He had been hired by a woman, a young Chinese woman, Lillian Chou who wanted to know why her house, her summer house over in Pacifica had been vandalized not once but twice. Although she did not live there much she had a caretaker for the place who had been beaten within an inch of his life on the second invasion, and the thieves had taken everything that was not nailed down, everything including some priceless rare jade jewelry handed down from her mother. She wanted Marlin’s services because he had done similar work on that Yellow Dog case and Freddie Ching had recommended him to her after the cops had essentially blown off the case as just another tong war episode. (Miss Chou’s late father, an importer, was well known to the San Francisco police for his various, uh, enterprises, stolen jewelry, sex- trafficking, opium, coolie laborers, whatever could be sold in the import-export market).

That is where things started right off to get dicey. Miss Chou gave him little information since she had spent most of her time back East becoming increasingly Anglicized. Marlin pulled a few connections through Freddie Ching and was able to find out that Miss Chou’s father made enemies in his time but also many friends, among them Sonny Dell. Sonny the number one Anglo drug trafficker in Northern California, the number one guy in the lucrative opium and heroin market. Her father had made arrangements with Sonny to allow him to use his beachfront house in Pacifica to bring in his materials from the Far East in return for a big cut of the profits. That arrangement had unknown to Marlin extended beyond her father’s death. That caretaker though was the weak link in the chain down from Sonny. He had wanted to tell Miss Chou about the set-up but Sonny would not let him. And for his efforts he got beaten within an inch of his life and the house was ransacked to make it look like a robbery was the motivation.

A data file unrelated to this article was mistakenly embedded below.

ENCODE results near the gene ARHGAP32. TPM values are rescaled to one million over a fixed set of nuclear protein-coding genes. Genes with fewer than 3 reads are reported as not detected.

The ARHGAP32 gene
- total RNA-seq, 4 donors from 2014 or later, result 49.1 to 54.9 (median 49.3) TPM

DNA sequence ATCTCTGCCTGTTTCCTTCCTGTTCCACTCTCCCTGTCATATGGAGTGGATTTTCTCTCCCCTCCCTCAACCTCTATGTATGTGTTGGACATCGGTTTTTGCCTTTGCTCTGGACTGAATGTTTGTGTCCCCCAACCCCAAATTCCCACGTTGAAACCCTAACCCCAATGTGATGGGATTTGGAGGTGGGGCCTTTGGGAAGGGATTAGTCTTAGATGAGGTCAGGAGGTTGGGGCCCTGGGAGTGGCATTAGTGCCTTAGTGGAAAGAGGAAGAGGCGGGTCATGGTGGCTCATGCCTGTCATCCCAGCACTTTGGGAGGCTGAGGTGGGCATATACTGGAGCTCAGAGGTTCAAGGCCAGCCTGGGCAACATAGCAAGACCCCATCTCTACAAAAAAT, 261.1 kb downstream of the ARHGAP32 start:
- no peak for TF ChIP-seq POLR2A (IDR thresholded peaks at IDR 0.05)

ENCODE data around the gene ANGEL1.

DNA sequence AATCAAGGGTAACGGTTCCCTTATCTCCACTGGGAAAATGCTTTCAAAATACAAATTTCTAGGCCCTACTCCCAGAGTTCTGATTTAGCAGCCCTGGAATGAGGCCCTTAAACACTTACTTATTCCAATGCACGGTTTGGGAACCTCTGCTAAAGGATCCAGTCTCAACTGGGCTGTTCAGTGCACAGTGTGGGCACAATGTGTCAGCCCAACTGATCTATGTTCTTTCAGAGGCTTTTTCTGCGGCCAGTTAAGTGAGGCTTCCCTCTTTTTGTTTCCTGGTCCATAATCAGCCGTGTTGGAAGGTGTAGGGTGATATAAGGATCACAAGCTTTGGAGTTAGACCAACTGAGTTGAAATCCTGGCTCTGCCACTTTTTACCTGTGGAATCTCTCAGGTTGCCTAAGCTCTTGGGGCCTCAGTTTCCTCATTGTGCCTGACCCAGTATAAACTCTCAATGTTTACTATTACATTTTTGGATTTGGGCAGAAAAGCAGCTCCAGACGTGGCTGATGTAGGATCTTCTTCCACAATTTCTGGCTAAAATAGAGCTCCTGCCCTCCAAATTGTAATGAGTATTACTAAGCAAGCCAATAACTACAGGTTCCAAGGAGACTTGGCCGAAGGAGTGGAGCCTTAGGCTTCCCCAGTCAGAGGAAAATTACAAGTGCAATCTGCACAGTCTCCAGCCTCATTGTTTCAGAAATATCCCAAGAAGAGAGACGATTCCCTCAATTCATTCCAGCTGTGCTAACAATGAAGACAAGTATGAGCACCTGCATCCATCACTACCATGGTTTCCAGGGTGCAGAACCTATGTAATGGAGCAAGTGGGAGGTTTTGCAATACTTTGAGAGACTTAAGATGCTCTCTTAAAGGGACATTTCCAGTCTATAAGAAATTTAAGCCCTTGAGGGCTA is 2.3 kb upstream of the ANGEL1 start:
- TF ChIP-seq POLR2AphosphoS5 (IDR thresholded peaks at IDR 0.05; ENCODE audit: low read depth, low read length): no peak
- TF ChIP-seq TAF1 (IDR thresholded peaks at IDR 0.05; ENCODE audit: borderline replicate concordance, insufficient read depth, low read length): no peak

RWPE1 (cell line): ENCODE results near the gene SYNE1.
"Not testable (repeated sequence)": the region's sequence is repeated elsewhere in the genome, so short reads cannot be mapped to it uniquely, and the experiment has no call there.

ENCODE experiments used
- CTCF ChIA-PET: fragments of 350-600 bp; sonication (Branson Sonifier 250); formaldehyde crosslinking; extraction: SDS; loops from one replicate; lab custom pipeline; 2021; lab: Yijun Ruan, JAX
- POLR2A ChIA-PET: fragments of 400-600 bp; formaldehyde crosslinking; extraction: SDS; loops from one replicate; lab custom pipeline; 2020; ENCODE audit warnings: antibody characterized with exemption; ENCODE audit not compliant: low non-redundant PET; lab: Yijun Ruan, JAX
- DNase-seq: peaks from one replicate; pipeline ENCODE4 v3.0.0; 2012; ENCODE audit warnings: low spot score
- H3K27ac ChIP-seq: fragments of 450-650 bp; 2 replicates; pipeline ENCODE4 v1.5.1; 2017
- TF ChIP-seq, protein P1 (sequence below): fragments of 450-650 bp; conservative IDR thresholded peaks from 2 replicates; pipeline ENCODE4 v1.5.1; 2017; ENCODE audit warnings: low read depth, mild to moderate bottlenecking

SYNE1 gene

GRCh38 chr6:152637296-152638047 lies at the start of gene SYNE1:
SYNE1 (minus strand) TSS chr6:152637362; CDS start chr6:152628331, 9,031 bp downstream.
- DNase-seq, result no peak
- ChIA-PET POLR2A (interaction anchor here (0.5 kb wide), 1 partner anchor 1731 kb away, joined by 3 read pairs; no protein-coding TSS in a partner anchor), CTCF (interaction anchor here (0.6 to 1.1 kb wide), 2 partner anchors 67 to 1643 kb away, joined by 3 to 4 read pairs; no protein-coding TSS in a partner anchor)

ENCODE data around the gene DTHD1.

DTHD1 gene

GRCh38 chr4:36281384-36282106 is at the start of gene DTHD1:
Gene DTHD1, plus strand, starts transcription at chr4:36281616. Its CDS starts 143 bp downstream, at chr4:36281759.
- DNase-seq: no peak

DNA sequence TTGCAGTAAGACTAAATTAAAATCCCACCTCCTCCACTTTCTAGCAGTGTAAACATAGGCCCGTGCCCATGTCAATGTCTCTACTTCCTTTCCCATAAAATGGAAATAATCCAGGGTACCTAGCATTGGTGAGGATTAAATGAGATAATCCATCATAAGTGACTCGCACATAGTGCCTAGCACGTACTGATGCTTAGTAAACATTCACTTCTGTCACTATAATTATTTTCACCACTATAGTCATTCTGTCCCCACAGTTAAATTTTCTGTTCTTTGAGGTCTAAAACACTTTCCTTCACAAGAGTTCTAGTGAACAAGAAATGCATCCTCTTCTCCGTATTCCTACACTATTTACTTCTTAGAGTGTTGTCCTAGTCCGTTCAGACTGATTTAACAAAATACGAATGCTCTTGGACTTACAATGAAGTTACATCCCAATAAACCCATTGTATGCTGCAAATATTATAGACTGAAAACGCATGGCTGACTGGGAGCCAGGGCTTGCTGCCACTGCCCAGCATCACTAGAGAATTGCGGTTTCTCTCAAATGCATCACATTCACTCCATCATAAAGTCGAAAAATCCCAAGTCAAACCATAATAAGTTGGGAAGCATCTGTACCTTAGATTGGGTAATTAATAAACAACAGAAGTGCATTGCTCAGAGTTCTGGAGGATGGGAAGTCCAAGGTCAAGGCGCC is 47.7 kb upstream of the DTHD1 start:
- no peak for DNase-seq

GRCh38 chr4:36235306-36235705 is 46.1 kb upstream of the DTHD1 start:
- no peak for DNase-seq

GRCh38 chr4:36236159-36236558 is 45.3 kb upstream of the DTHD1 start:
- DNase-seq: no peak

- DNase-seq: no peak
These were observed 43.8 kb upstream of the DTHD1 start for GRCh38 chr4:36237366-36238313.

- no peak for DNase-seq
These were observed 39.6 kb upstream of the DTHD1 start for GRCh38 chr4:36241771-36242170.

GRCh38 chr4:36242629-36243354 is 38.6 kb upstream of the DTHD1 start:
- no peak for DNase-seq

Marlin came to this information the hard way as usual having to run up against Sonny’s guns, and those of Lee Chang another powerful figure in Chinatown who also had an arrangement with Sonny. Par for the Frisco course. Here is the screwy part though Miss Chou was privy to what was happening at her estate. She in fact had an arrangement with Sonny where he could use the premises in exchange for shipping weapons and other materials to China to aid in the struggle against the Japanese who had occupied the main areas of China. She used Marlowe as a shield to find out what had happened to her caretaker who not only worked for Sonny but as a patriotic Chinaman for Miss Chou’s operation. Marlowe thought that a couple of lives could have been saved, a lot of trouble could have been avoided if Miss Chou another one of those damn secretive members of the yellow race had leveled with him. In any case, since Lee Chang had some unfinished business with Marlin as a result a certain Chinatown shoot-out, he was avoiding chop-suey joints in Frisco as well, staying far away indeed.